India and the US need to think "bigger" while attempting to resolve the pending trade issues, External Affairs Minister S Jaishankar said on Wednesday, while delving into various key facets of the fast expanding ties between the two countries. In an interactive session at an annual summit of the US-India Business Council, Jaishankar pitched for deeper collaboration between the two countries in the areas of innovation and technology.
On the trade issue, he said: "I understand the centrality of the economic relations....These are bread and butter issues. These are really what make countries deal with each other. But I think, between India and the US, while we work through trade issues, we need to think bigger."
India and the US have been engaged in talks to iron out differences over a set of tariff related issues. "My sense is that it is in our mutual interest. We need to resolve these pending problems and move onto something bigger. I think there is a lot of interest here in doing that," he said.
Mentioning about the strength of the Indo-US ties, he said there will be issues on which "our convergence will be more, somewhere it will be less. I think the quest in the last 20 years, and I see that continuing into the future, is really to find more common ground." Talking about changing geopolitics, he said the US really will require to learn to work with a more multipolar world with a more plurilateral arrangement and will require to go beyond the alliances with which it has really grown up over the last two generations.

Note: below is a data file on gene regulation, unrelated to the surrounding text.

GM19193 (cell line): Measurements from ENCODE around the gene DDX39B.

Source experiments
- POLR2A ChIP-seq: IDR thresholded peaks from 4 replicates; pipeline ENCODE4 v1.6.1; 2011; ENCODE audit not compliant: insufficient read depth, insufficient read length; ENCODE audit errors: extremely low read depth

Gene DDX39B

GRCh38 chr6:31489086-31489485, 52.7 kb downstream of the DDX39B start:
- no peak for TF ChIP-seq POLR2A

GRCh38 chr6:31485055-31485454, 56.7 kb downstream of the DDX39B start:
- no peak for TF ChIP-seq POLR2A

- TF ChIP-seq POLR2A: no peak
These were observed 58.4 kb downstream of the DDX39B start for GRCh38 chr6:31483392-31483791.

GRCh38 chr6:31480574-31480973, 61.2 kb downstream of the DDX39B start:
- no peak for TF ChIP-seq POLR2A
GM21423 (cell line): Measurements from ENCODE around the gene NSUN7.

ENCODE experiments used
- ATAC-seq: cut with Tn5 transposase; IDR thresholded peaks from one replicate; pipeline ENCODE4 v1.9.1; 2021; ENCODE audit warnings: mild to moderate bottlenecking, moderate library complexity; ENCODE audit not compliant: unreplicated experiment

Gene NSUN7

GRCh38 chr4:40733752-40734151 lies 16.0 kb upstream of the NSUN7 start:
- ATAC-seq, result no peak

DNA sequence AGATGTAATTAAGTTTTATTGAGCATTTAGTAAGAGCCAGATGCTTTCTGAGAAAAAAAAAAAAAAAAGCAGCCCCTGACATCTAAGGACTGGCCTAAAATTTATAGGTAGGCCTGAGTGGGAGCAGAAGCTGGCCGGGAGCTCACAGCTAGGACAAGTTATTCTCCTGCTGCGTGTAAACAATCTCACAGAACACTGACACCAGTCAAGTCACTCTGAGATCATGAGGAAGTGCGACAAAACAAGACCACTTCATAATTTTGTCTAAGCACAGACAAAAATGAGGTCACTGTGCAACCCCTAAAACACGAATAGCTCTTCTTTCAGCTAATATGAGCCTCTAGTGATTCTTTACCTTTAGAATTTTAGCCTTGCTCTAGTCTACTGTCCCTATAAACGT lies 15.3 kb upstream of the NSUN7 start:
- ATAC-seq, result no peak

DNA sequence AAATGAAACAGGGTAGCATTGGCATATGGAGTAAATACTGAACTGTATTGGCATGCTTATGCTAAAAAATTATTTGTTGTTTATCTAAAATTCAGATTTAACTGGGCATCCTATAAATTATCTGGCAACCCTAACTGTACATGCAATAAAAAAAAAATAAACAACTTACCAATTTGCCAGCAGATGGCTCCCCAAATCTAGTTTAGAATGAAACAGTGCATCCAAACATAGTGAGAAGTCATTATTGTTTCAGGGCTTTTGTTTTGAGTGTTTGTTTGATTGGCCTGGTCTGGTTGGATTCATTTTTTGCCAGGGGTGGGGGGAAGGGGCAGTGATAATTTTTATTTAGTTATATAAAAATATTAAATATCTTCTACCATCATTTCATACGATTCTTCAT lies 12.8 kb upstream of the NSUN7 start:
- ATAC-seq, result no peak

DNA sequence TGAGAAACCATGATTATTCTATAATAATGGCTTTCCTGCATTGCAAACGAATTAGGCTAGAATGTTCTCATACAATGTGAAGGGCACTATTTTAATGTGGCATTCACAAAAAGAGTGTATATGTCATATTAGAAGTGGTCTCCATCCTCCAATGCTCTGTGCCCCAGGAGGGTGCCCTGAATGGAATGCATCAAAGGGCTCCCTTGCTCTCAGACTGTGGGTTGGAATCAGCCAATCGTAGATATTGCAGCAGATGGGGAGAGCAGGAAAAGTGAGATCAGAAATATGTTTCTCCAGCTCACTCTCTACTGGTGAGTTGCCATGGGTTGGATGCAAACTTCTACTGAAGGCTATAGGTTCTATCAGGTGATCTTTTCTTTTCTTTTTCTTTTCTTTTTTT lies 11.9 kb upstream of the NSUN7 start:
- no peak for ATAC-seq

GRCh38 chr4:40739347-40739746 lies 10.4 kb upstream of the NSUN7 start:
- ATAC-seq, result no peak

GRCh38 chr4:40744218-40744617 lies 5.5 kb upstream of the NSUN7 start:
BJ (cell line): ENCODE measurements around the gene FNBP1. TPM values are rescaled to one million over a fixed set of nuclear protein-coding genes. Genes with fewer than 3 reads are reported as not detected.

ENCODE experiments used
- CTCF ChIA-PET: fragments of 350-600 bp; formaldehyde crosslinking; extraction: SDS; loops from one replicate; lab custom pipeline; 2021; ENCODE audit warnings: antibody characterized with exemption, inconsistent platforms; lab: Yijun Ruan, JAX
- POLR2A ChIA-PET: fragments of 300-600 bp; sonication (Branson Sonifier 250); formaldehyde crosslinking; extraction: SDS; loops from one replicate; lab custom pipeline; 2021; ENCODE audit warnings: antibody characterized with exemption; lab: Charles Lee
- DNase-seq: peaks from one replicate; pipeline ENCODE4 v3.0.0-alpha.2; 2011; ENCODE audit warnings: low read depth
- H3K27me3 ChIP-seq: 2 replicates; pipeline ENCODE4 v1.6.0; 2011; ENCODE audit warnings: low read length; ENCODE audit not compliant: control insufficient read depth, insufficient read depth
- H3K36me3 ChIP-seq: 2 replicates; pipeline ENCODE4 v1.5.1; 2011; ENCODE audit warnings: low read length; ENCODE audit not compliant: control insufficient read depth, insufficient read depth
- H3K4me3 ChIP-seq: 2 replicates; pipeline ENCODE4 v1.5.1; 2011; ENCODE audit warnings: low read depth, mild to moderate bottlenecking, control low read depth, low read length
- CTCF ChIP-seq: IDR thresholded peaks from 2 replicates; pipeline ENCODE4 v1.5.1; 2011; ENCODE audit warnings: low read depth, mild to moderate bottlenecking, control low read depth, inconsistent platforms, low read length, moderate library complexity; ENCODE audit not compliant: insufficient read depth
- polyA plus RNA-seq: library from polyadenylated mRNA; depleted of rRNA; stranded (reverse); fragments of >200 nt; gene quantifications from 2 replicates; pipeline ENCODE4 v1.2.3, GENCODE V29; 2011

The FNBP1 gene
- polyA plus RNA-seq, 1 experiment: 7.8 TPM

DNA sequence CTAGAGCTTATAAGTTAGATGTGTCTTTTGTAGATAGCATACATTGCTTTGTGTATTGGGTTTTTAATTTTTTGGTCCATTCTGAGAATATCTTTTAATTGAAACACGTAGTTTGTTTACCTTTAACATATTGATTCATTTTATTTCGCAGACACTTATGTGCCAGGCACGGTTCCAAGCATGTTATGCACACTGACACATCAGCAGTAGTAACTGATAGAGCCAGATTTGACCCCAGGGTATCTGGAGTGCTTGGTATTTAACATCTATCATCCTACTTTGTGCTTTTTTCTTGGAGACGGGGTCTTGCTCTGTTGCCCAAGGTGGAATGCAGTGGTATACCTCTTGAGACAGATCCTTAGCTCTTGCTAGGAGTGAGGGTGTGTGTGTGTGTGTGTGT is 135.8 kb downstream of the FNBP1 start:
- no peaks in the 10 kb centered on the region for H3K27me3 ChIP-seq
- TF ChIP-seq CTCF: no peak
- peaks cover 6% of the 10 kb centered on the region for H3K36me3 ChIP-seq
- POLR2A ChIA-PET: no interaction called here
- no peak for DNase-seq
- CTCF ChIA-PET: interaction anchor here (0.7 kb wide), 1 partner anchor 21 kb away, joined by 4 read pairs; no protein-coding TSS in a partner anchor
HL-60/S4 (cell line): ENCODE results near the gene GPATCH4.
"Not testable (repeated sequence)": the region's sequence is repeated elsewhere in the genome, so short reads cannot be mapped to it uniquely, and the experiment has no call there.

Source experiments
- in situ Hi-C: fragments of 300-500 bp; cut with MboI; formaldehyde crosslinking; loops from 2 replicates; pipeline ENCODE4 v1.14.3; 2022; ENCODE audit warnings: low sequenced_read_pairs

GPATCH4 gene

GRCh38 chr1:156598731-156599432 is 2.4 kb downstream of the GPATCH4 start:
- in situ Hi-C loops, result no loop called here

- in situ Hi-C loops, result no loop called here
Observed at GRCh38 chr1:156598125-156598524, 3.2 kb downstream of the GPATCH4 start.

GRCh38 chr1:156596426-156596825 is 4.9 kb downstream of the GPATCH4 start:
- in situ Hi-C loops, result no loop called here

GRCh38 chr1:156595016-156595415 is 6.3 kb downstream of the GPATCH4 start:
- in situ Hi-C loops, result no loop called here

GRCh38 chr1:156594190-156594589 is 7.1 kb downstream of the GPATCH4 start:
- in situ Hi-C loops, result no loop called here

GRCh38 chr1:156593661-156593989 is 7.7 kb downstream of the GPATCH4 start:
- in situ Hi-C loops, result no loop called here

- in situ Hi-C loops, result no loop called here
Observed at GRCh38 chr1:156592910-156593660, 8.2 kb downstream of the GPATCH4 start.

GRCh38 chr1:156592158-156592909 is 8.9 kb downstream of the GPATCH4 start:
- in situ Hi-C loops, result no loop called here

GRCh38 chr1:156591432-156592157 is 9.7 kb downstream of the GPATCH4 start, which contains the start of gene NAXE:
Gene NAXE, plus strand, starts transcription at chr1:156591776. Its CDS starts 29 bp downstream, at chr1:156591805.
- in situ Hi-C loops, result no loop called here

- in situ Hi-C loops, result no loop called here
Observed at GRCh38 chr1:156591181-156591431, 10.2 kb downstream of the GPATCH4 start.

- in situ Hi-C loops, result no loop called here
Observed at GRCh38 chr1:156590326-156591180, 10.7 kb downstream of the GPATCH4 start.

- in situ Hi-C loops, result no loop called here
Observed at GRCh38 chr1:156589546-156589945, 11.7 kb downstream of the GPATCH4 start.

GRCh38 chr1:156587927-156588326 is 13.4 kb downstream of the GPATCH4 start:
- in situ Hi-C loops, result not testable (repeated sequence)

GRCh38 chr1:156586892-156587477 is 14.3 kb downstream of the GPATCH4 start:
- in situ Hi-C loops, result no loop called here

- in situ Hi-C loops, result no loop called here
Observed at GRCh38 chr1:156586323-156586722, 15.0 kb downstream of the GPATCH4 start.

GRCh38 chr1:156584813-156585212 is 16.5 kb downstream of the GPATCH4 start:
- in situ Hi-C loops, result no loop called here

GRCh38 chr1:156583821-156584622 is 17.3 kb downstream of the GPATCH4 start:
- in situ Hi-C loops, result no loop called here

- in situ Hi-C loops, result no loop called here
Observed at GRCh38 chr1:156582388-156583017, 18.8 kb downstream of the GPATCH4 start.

The external affairs minister said there is a much "bigger connect" between the two countries beyond trade, which he identified as "knowledge innovation connect" "I think beyond the exchange of goods and creating a better investment climate for each other, this ability to work together in the world of innovation and technology, I think, that is really what will set our relationship apart," said the minister.
Explaining about the importance of innovation and technology, he said it is vital that both the countries have a very strong convergence on the "big picture".
"When we see the world, the landscape looks similar to us, aspirations look more shared. I think definitely in all of these, values do matter. Because at the end of the day, when you work on technology, on innovation and knowledge, trust and confidence are very very important factors," he added.
On the overall ties, the external affairs minister said both countries have the ability today to shape the world by working together. We are working on maritime security, counter-terrorism, connectivity, how to respond in the case of coronavirus pandemic, even on issues like climate change, the knowledge economy," he said.
Speaking at the session, Senator Mark Warner talked about the need to form a core coalition called "Alliance of the Willing" to confront China's dominance on use of technology including 5G. On pressing trade issues, Jaishankar said it will be fair to accommodate "legitimate concerns of emerging economies, emerging companies and emerging technologies".